Saturday, May 11, 2013

The Kind Art of Mothering “Arise, then, women of this day!”


Although, we all have one, the relationship between each mother and child is as unique, as individual and as identifiable as a fingerprint.

While it is true that circumstances may determine the strength of that relationship, a bond will be formed nonetheless.

Although the length of the relationship may only be pregnancy, or birth, or months, or years, or for the lifetime of the mother or the perhaps too short life of a child, a mother connection is like no other.


There are times when we all want to, or more importantly need to, be cared for, nurtured, fussed over, and held ever so tightly.


Maternal feelings are not limited by gender or age.   Most creatures instinctively feel protective of the young or needy.

Mother’s Day

The meaning of this day and how I feel about it changes for me from year to year.  What never changes though, are my thoughts each time the month of  May rolls around.  My automatic associations are garden centers, the color pink, and always Mother’s day. 

Even though I have acknowledged the day for as long as I can remember, childhood associations bring about the most of my fond memories.   For they are memories of the grandest of all Mothers, my Grandma.

As I got older, and obviously wiser, (ahem) I became more cynical about the day.

I became part of the crowd whose mantra was, “It’s just a made up Hallmark Card holiday.”
I agreed with those who complained that it was too commercial and that it was just another way for Kohls, or Macy’s or Jared’s to guilt us into buying.

Of course, you know, you can Wiki, Yahoo, or Google to find out the origins of Mother’s day.  And Wiki, Yahoo and Google I did.

I found the history of this day to be quite interesting.

In seventeenth century England, a day was set aside to allow the working class the day off to travel to their home towns to be with their families.   Mothers were given gifts of cakes and flowers as their distant children came home to visit.
It was very much the same as what we do now.  But, what I liked about that long ago time was the name that was given to the day.  It was called Mothering Day.

In 1870, in Northern America, a wise woman named Julia Ward Howe conceived an idea of setting aside a day to celebrate peace and motherhood.  She proclaimed this day as Mother’s Day. 

In response to her anguish over the death and carnage as a result of the Civil War, with emotional words, she wrote the following:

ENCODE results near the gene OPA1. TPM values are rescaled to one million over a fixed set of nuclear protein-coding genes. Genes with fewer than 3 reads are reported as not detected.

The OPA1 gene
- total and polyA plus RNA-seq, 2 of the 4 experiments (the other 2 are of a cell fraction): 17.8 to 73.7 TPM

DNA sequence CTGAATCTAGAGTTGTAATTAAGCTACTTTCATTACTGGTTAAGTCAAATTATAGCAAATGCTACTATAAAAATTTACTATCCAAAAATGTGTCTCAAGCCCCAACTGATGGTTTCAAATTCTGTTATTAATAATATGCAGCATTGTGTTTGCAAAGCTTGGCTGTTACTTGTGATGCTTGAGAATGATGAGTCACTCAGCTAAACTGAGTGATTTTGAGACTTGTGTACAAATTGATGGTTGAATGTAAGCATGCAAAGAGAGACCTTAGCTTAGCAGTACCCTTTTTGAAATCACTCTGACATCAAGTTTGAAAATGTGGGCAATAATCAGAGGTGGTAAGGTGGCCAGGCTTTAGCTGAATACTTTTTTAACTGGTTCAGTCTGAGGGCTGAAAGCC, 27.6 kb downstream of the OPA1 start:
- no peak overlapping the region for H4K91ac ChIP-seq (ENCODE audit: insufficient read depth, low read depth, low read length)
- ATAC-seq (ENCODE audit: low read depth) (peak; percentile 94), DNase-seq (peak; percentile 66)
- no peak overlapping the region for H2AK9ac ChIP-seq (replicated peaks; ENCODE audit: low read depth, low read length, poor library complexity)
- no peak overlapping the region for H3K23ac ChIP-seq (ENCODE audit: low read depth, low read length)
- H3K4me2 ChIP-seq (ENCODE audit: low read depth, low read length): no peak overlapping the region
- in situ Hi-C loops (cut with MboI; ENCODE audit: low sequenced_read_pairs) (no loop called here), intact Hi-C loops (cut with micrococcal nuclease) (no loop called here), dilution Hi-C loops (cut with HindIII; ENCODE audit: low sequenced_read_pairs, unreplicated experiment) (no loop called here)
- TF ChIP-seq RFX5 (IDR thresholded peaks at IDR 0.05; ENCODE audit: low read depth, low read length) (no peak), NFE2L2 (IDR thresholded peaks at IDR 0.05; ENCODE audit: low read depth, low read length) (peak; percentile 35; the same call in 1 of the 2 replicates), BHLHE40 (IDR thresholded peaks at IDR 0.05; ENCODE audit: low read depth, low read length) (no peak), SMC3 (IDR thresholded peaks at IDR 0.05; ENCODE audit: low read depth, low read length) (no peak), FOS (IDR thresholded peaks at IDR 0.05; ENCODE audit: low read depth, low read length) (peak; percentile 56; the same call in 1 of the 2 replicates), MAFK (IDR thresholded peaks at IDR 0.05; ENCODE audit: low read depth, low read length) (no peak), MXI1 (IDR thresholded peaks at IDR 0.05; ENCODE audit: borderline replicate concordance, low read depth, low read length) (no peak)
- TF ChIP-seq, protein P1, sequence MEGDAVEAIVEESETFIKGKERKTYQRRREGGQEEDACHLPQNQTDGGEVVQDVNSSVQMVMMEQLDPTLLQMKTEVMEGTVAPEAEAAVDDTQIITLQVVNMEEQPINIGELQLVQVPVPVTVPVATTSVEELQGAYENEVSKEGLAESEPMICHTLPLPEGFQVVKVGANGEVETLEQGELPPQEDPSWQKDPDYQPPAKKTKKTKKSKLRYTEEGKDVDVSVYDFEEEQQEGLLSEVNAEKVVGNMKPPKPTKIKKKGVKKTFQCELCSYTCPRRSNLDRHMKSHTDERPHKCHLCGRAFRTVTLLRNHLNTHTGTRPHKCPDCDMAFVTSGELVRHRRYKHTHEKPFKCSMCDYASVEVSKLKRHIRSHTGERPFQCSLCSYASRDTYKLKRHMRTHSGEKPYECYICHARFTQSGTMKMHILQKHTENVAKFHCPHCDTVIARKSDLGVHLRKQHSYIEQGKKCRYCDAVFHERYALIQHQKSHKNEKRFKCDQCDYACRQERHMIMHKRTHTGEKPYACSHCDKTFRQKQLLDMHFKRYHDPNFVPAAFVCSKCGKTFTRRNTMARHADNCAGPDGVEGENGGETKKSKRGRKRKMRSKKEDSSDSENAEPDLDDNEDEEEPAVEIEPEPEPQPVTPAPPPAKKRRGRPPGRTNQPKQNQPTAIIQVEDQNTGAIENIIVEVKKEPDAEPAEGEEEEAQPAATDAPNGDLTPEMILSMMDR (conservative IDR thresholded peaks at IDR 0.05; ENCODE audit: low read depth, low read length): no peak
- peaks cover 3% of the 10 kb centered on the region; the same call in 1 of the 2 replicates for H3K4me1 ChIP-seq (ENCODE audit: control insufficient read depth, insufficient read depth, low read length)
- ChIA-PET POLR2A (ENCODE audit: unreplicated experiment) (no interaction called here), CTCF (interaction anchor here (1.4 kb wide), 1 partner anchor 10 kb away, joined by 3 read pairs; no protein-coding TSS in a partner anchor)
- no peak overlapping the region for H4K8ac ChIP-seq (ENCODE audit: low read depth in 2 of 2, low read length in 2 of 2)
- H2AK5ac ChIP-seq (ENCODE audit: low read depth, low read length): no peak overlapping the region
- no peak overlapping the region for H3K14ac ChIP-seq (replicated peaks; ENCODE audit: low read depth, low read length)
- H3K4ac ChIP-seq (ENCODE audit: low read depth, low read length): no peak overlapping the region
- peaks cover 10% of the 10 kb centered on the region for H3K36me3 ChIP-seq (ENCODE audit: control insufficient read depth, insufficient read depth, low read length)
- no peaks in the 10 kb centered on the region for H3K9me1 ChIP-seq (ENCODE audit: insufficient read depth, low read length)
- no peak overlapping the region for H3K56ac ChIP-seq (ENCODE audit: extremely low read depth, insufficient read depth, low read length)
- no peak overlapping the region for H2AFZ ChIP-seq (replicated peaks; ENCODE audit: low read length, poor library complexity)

Arise, then, women of this day!
Arise all women who have hearts,
Whether your baptism be that of water or of tears
Say firmly: 
"We will not have great questions decided by irrelevant agencies,
Our husbands shall not come to us reeking of carnage,
For caresses and applause.
Our sons shall not be taken from us
to unlearn
All that we have been able to teach them of
charity, mercy and patience. 
"We women of one country
Will be too tender of those of another country
To allow our sons to be trained to injure theirs." 
From the bosom of the devastated earth a voice goes up with
Our own.  It says, "Disarm, Disarm!"
The sword of murder is not the balance of justice!
Blood does not wipe out dishonor
Nor violence indicate possession.
As men have of ten forsaken the plow and the anvil at the summons of war.
Let women now leave all that may be left of home
For a great and earnest day of counsel. 
Let them meet first, as women, to bewail and commemorate the dead. 
Let them then solemnly take counsel with each other as to the means
Whereby the great human family can live in peace,
Each bearing after his own time the sacred impress, not of Caesar,
But of God.
In the name of womanhood and humanity, I earnestly ask
That a general congress of women without limit of nationality
May be appointed and held at some place deemed most convenient
And at the earliest period consistent with its objects
To promote the alliance of the different nationalities,
The amicable settlement of international questions.
The great and general interests of peace.

Sadly this timeless piece continues to be relevant in a place without peace.  

I was moved by the passion and compassion of Julia Ward Howe.  She gave me a new perspective and once again changed my view on this day we set aside to show appreciation for Mother.
Although, we are one hundred and forty-three years apart, Julia and I share a strong conviction that our world needs more Mothering.

The history of the origins of Mother’s day continued with ebbs and flows throughout the years.
There were controversies surrounding it regarding the commercialism that one of the proponents of the holiday, Anna M. Jarvis, strongly objected to.  See a comprehensive recount here.

Today, on the day of the eve of this second Sunday in May, I have chosen to focus my attention on  Mothering. 

I was fortunate to have been Mothered by Priscilla for 62 years.  I Mothered her the last few months of her life.  
For many reasons, this year I feel particularly reflective about my mother.  I was able to see through the haze of “The Good Mother” expectations and with much more clarity, identify with her feelings of Mothering.   I understand.

Tomorrow will be an emotional day for me.


  1. Perhaps that's why my mother doesn't like Mother's Day all that much. She misses her mother who died way too young.

  2. I don't pay much attention to Mother's Day. I don't need flowers or cake or candy. I know my kids love me because of their behavior every day of the year, not just one day in may.